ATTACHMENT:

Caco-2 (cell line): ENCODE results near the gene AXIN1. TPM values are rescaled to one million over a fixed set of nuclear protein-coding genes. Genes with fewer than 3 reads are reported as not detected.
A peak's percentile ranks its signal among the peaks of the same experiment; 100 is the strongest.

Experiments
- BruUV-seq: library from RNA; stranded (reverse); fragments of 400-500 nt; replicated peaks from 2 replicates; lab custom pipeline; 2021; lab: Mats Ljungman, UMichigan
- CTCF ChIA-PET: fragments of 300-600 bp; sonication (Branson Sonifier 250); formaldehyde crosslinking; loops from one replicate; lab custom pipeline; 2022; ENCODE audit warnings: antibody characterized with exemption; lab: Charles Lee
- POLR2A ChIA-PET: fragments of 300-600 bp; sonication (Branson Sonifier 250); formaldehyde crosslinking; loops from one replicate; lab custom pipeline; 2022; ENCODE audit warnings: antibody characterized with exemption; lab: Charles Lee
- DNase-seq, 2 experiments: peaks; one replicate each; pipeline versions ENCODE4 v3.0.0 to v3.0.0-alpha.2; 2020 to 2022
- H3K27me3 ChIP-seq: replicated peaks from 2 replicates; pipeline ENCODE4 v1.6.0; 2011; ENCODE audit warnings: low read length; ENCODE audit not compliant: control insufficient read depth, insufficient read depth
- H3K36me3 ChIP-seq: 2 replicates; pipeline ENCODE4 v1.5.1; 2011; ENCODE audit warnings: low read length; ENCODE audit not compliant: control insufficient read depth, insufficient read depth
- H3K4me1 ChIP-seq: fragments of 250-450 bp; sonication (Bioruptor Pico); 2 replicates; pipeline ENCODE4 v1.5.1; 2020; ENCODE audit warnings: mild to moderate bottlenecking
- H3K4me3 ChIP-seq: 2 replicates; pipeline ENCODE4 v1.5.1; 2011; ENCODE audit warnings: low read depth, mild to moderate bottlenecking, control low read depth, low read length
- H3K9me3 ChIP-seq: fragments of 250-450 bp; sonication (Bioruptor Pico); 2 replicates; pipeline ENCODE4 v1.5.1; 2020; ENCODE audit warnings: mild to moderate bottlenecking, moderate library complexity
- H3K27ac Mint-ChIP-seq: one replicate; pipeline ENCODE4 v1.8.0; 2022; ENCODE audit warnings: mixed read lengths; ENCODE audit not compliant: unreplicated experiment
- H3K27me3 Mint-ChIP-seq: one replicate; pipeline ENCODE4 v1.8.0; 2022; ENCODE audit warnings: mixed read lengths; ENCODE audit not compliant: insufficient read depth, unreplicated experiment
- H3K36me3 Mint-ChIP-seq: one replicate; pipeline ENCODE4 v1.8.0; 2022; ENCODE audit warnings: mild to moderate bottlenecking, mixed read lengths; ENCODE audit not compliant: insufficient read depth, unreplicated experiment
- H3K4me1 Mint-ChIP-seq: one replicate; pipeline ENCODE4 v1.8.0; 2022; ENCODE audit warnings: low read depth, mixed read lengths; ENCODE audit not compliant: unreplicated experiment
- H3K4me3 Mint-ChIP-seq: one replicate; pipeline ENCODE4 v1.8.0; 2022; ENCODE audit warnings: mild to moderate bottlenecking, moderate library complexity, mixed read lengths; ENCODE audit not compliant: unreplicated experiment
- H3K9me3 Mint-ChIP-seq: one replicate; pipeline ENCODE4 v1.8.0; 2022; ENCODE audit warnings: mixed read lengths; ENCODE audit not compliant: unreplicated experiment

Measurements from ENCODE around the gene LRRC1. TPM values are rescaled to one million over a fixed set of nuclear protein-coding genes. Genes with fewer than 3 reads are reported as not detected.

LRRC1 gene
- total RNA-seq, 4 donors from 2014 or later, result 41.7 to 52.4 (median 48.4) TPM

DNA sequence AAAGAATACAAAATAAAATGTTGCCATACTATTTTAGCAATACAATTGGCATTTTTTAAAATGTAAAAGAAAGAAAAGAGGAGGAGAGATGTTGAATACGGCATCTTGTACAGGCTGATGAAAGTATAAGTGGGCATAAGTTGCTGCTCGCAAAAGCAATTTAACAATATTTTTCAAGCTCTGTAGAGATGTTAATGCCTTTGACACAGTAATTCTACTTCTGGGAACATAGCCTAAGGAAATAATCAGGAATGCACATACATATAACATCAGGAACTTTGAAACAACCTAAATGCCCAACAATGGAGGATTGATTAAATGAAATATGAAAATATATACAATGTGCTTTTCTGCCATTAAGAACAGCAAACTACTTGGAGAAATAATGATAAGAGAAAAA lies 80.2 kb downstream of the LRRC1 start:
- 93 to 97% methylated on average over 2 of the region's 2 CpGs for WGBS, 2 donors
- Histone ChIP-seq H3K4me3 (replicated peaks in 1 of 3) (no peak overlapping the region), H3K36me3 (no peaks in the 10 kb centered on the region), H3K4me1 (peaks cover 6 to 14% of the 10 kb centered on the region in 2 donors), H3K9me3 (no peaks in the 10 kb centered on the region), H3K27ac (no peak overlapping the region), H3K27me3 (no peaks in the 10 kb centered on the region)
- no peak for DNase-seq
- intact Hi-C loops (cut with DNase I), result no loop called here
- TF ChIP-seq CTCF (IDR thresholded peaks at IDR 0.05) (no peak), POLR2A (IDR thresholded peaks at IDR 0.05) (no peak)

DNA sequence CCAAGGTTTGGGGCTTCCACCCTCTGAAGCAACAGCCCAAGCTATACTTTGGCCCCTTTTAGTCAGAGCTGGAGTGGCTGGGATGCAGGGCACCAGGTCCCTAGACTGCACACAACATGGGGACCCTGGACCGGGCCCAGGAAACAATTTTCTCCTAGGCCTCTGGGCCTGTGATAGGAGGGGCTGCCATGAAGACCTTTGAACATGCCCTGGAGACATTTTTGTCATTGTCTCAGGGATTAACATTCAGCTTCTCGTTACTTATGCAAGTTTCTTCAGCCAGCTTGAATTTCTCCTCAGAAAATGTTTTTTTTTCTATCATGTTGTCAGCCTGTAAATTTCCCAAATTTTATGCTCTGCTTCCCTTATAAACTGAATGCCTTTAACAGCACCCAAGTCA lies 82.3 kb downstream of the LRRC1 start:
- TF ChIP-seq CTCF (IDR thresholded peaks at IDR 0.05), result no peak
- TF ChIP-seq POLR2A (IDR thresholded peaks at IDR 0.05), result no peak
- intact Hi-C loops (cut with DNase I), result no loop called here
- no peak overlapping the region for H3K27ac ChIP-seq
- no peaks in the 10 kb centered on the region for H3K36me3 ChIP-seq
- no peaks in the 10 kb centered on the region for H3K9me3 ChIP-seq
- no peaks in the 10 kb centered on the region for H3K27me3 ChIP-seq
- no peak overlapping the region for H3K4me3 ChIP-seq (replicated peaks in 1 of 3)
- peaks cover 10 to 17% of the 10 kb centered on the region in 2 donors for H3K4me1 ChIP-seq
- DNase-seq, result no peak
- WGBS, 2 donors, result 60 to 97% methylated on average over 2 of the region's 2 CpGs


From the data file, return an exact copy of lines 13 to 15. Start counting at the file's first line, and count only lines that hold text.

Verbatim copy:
- H3K27ac Mint-ChIP-seq: one replicate; pipeline ENCODE4 v1.8.0; 2022; ENCODE audit warnings: mixed read lengths; ENCODE audit not compliant: unreplicated experiment
- H3K27me3 Mint-ChIP-seq: one replicate; pipeline ENCODE4 v1.8.0; 2022; ENCODE audit warnings: mixed read lengths; ENCODE audit not compliant: insufficient read depth, unreplicated experiment
- H3K36me3 Mint-ChIP-seq: one replicate; pipeline ENCODE4 v1.8.0; 2022; ENCODE audit warnings: mild to moderate bottlenecking, mixed read lengths; ENCODE audit not compliant: insufficient read depth, unreplicated experiment